Engaging with art inevitably sheds light on who we are — what we’re feeling, what we’re attracted to, what enlivens us. The act of looking deeply at art generates such reflection, and the act of making it engenders a more primal type of self-observation, as the artwork itself produces a tangible, visible documentation. When young children gaze upon an artwork they just created, their self-esteem skyrockets as they as they realize that they made something — that something now exists in the world that wasn’t there before. What a feeling!
As children partake in the creative process, they are developing skills in critical thinking and problem solving. They’re thinking about what colors complement each other, how to rearrange shapes and forms to achieve harmony, and how to alter something that doesn’t quite work. They are becoming more inventive and open to change as things begin to look different than they had imagined. Pre-school-aged children aren’t worried about whether or not the bird they just painted is a mimetic representation of the bird sitting outside their window. They aren’t bothered by the fact that their sky may appear purple instead of blue. Children seem to grasp the tenets of abstraction profoundly, understanding on some intrinsic level that art can be about what we feel instead of what we see. But as soon as we allow social norms and ideals to rule our decisions and determine our worth, we lose touch with those innate instincts that once drove us to explore and create without boundary. There are so many activities that foster our relationship with and knowledge of ourselves (from yoga to writing to meditation to dancing to art), and it’s time we re-familiarize ourselves with our ability to simply be without judgment, to tap into our power to create and forget (if only momentarily) shackling conventions and decorum.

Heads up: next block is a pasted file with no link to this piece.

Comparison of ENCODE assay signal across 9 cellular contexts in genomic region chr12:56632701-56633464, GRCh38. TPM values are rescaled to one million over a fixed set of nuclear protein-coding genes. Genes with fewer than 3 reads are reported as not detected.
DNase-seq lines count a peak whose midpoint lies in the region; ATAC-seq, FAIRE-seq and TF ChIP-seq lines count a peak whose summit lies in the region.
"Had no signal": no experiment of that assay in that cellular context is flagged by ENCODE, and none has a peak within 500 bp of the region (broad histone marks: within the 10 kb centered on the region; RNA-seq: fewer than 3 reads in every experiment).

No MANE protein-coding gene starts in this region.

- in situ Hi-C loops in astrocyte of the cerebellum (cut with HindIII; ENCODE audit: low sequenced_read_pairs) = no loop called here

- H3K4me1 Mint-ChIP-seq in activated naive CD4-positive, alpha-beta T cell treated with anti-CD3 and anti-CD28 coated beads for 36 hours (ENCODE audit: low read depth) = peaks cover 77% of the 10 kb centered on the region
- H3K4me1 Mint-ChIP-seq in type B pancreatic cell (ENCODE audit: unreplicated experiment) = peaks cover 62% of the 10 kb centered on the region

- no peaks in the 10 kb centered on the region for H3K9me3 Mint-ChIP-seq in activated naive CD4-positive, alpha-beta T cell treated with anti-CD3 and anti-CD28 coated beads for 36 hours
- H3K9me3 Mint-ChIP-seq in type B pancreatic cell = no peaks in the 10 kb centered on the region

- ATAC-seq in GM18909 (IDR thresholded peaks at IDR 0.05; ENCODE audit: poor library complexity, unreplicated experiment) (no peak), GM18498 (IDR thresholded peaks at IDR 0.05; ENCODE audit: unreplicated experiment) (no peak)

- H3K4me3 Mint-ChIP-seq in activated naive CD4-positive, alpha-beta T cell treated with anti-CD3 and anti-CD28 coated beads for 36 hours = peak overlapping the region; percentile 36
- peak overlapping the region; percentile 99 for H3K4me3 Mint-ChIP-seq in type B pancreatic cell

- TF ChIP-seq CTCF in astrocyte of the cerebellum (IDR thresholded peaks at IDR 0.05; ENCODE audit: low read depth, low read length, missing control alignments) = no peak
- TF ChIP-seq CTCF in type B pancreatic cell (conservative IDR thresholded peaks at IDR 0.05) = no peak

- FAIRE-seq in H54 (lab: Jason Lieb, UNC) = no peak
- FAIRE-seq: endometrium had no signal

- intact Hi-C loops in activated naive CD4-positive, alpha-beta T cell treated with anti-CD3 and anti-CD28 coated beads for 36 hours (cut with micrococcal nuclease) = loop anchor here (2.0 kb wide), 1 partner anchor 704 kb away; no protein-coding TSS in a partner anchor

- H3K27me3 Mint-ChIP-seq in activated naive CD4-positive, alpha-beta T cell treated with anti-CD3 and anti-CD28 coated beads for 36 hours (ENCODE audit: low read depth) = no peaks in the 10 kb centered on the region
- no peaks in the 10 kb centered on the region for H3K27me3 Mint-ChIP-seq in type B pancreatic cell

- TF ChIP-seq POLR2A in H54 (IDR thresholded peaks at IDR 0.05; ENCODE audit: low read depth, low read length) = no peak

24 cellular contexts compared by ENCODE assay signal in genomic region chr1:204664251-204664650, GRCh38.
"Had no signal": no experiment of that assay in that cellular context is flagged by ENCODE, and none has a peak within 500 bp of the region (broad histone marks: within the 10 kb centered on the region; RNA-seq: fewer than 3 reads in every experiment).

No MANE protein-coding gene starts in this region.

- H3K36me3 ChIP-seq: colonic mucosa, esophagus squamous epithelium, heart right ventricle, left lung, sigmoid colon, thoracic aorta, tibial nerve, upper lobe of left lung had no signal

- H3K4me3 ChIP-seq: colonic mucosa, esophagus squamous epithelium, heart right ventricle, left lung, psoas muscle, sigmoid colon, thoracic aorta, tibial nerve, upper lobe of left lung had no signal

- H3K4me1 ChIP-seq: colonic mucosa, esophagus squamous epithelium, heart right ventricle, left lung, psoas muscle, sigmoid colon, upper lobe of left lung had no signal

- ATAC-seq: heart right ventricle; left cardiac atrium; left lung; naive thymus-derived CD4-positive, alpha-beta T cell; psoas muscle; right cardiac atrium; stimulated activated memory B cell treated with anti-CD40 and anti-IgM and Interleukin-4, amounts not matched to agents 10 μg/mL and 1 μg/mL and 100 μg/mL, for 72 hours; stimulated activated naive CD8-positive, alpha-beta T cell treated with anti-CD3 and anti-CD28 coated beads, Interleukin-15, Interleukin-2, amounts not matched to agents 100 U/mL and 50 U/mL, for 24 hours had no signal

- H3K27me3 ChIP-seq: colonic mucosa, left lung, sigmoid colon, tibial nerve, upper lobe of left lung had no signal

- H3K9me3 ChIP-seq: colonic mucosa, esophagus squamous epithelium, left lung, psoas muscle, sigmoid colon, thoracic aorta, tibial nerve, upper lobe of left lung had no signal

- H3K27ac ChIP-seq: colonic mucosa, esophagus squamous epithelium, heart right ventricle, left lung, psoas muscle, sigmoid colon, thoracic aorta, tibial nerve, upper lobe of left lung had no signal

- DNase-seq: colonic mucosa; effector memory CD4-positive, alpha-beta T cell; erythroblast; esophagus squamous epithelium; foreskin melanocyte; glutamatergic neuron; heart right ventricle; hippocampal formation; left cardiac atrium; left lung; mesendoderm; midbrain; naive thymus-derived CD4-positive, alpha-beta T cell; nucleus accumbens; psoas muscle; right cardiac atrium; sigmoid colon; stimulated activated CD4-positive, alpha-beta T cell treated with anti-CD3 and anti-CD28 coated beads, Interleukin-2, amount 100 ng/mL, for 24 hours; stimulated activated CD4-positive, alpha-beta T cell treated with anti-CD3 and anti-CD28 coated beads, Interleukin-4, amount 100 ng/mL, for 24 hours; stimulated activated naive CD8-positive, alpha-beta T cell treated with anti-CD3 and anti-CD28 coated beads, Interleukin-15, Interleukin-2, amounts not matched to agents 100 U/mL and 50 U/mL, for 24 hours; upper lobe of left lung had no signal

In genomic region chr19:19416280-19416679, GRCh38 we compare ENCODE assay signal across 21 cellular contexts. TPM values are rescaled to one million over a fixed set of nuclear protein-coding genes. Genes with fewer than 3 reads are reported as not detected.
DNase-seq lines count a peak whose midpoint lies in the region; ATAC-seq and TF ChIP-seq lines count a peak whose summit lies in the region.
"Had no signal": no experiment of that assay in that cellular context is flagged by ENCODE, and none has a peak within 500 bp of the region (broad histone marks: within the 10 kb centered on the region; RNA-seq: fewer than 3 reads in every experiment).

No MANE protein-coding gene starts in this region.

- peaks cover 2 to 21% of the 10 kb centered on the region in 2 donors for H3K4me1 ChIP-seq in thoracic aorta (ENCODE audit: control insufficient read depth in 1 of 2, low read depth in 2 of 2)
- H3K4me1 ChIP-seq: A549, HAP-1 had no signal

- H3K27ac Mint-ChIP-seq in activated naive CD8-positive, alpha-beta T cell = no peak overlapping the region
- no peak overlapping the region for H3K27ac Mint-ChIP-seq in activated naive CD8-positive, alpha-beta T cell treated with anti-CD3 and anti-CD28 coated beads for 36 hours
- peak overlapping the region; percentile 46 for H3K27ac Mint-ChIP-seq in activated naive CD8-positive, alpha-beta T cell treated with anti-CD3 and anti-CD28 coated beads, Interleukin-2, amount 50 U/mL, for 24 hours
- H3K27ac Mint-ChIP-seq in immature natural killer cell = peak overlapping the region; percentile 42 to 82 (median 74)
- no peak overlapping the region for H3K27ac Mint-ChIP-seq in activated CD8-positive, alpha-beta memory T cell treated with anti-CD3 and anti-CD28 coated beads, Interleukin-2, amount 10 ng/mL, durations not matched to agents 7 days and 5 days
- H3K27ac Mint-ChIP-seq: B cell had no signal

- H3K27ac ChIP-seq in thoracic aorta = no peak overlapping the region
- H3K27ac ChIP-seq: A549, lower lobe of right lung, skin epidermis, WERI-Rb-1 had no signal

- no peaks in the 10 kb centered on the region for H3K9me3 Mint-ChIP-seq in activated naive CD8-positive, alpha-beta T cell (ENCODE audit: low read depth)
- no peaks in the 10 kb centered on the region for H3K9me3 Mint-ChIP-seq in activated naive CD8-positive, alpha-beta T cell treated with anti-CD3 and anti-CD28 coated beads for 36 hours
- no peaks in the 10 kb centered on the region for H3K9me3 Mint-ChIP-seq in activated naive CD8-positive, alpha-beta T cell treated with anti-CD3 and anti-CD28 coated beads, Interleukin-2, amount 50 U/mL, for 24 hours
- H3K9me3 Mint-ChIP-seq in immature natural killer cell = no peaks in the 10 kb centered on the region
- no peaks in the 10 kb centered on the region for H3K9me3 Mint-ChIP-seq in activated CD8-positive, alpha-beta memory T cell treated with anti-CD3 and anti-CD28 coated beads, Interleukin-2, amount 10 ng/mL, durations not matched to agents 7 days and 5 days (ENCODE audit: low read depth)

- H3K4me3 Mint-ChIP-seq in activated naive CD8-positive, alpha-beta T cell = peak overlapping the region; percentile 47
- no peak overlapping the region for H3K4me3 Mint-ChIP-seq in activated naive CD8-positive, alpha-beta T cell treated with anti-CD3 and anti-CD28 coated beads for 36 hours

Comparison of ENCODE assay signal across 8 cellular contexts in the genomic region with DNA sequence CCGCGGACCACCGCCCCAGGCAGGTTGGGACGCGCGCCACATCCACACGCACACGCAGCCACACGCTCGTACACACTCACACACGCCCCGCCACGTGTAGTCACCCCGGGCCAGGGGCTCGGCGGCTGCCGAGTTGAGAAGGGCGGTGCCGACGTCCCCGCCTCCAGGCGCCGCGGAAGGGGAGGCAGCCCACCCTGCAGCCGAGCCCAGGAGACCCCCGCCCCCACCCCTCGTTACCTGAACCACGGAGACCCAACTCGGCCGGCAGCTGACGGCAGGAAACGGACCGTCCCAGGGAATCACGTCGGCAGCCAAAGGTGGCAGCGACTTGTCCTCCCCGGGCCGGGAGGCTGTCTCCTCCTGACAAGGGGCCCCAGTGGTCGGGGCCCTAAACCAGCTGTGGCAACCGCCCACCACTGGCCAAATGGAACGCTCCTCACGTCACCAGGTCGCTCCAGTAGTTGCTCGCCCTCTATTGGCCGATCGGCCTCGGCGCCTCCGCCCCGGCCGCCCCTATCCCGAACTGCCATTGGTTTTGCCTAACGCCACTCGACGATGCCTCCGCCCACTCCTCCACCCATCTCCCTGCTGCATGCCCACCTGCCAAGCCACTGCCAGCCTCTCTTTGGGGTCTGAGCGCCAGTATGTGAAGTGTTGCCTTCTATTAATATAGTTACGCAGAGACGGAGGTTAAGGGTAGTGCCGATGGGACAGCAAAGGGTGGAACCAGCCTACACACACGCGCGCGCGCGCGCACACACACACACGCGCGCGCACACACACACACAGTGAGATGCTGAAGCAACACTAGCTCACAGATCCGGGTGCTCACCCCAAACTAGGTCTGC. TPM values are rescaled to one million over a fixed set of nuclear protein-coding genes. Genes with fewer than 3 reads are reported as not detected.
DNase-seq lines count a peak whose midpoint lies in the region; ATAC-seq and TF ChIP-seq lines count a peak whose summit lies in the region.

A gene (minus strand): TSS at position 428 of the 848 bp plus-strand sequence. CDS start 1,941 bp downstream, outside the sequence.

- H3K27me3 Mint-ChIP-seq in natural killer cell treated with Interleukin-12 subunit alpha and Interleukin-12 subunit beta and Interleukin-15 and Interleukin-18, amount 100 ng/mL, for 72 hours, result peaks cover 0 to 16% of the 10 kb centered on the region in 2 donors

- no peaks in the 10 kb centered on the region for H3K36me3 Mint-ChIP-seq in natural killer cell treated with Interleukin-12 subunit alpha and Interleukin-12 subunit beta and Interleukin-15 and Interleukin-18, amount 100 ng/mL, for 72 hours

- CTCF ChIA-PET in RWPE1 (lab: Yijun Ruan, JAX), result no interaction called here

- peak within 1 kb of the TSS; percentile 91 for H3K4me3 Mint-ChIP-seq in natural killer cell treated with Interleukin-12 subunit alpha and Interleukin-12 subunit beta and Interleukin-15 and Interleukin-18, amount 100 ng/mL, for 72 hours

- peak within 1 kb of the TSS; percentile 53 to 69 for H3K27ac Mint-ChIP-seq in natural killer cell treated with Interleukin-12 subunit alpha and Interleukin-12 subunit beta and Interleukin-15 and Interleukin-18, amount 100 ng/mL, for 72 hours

Any art project, no matter how simple, is enriching. But perhaps the best art form to cultivate self-awareness is a self-portrait. In a self-portrait, the artist is also the subject. The completion of a self-portrait demands that one look inward and describe themselves visually. But not all self-portraits are realistic. You don’t have to record what you see on the outside, and can use abstraction to portray your inner qualities.
- Locate a photograph of yourself wherein your face is clear and you’re looking straight ahead. Take a selfie if you don’t have such a photo handy! Blow up the image; enlarge it so that your face is roughly as big as a blank sheet of paper and, if possible, print the image. Obscure one half of the photograph with a blank sheet of paper, so you see exactly 1/2 of your face — half of your lips, only one of your eyes, half of your nose, etc.
- Using whatever drawing tool you desire — a pen, pencil, crayons, paint, etc. — complete the other half of your face. For now, try your hand at realism so that you try to match your face to how it looks in the photograph. Spend as much time and be as specific and detailed as you wish. When done, flip the sheet of paper so you no longer see your drawing and are again looking at a blank page.
- Place your folded, blank paper on the other half of your photograph, so you’re now looking at the other side of your face. This time, you’ll be depicting yourself abstractly. Instead of copying the features you see in the photograph, be creative and think of other ways you can portray yourself. It might be fun to bring some color into your drawing, since color in and of itself can effectively express emotion. Think about what you like (you could draw attributes that reflect you — like a type of food, a soccer ball, running shoes, the beach, your favorite animal, etc.), or simply what forms and colors and shapes describe you. When done, unfold your paper. You now have a self-portrait that combines your objective and subjective selves.